TV Eye

On the WB:

Of all the networks, the WB is the most aggressive (and generous) with their promotional material, though reviewing a tape with caveats attached doesn't make the work easy. Notes about re-casting or re-shaping roles -- sometimes major ones at that -- causes a reviewing dilemma. In other words, why bother previewing a tape if the addition or subtraction of an actor will most likely create a different product? With that in mind, I'm only offering two previews -- one of the much-anticipated Buffy spin-off, Angel (Tue, 8pm, WB), and WB's newest contribution to the animated series, Mission Hill(Fri, TBA, Fox).

I have to confess, I've never been a big David Boreanaz fan. I was secretly happy to see him leave Buffy the Vampire Slayer, though I never thought he was spin-off material. The WB thought differently. Supernatural adventure and dark humor are featured in this Joss Whedon project. And with Whedon's able guidance and jackpot scripting, Angel may have more than a fighting chance. As Buffy brought the monsters of adolescence to life, Angel promises to do the same with early adulthood, featuring the same ironic humor that has created legions of Buffy fans. Post-Buffy, Angel finds himself in Los Angeles, joined by Buffy's Cordelia (Charisma Carpenter) and Glenn Quinn (Roseanne), working as private investigators in search of lost souls.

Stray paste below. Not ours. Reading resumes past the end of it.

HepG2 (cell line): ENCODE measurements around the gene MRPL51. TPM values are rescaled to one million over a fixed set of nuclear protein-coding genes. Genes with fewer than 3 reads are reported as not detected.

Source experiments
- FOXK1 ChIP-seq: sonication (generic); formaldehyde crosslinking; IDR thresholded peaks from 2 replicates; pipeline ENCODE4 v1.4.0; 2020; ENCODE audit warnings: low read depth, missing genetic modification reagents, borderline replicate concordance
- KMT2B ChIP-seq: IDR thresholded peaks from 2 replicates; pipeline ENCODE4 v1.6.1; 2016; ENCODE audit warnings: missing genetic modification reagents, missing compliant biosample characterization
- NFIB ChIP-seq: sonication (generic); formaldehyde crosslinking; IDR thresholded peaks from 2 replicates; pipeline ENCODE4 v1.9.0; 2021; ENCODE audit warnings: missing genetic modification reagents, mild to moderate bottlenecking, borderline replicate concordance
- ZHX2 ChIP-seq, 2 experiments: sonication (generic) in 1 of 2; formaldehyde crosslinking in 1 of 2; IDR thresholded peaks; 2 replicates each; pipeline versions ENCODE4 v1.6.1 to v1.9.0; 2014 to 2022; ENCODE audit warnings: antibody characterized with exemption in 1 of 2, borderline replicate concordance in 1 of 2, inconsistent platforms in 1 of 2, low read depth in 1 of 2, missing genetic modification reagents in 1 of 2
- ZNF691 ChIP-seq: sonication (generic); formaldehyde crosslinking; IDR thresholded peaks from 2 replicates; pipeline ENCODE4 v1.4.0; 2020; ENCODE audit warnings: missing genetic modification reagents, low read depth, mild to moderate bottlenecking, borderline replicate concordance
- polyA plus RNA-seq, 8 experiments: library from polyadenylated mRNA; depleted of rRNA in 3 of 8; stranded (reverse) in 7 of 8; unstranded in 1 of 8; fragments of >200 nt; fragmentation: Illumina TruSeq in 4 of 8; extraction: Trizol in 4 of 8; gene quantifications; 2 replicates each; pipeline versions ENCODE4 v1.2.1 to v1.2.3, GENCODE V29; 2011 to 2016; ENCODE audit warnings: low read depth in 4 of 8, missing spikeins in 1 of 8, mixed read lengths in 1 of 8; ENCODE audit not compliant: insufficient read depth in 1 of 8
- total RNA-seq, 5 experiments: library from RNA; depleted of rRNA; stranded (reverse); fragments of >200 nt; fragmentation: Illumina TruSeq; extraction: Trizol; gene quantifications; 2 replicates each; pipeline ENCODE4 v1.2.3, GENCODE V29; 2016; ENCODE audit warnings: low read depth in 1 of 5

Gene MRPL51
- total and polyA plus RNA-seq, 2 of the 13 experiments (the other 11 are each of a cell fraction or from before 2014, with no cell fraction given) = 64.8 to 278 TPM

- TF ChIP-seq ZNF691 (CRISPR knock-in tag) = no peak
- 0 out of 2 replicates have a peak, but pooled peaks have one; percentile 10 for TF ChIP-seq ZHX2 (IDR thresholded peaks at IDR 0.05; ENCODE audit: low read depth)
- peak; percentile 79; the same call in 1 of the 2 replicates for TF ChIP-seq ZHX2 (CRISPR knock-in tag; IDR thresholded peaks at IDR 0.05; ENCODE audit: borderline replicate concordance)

I never thought I would live to see the day when a Latino character said "Orale" on an animated series, but the time is now with Mission Hill. Emmy and Peabody Award-winning writers Bill Oakley and Josh Weinstein (The Simpsons) have teamed to create what is called "the first animated network series about the world of teens and twentysomethings." The press is not far from the mark. Mission Hill is like no other animated series, most of which have a family at their core. In WB's contribution, the "family" is an unconventional collection of young people, à la Clerks, who work at underpaid jobs to get by and maybe throw a decent party once in a while. The series should raise some eyebrows, with some fairly candid scenes of underage drinking and sexual activity, as well as a gay male couple kissing in an opening scene of the pilot episode. This animated series is not for the children of parents who fear "bad influences" or "immoral" messages. However, I was touched by the fact that the gay couple mentioned (Gus and Wally) are sixtysomethings, involved in a long-term relationship. Likewise, the bi-ethnic pairing of "significant others" Natalie Leibowitz-Hernandez and Carlos Hernandez-Leibowitz, promises to be fertile ground for comedy and comment.

Highlights and comments on new series from the other networks will be made in future columns.

Take a station break

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More TV Eye
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After 10 years in print, 'TV Eye' has its series finale

Belinda Acosta, July 8, 2011

TV Eye: Go LoCo
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Belinda Acosta, July 1, 2011


Tv, T.v., Television, Channels, Channel Surfing, Stations, Network, Margaret Moser

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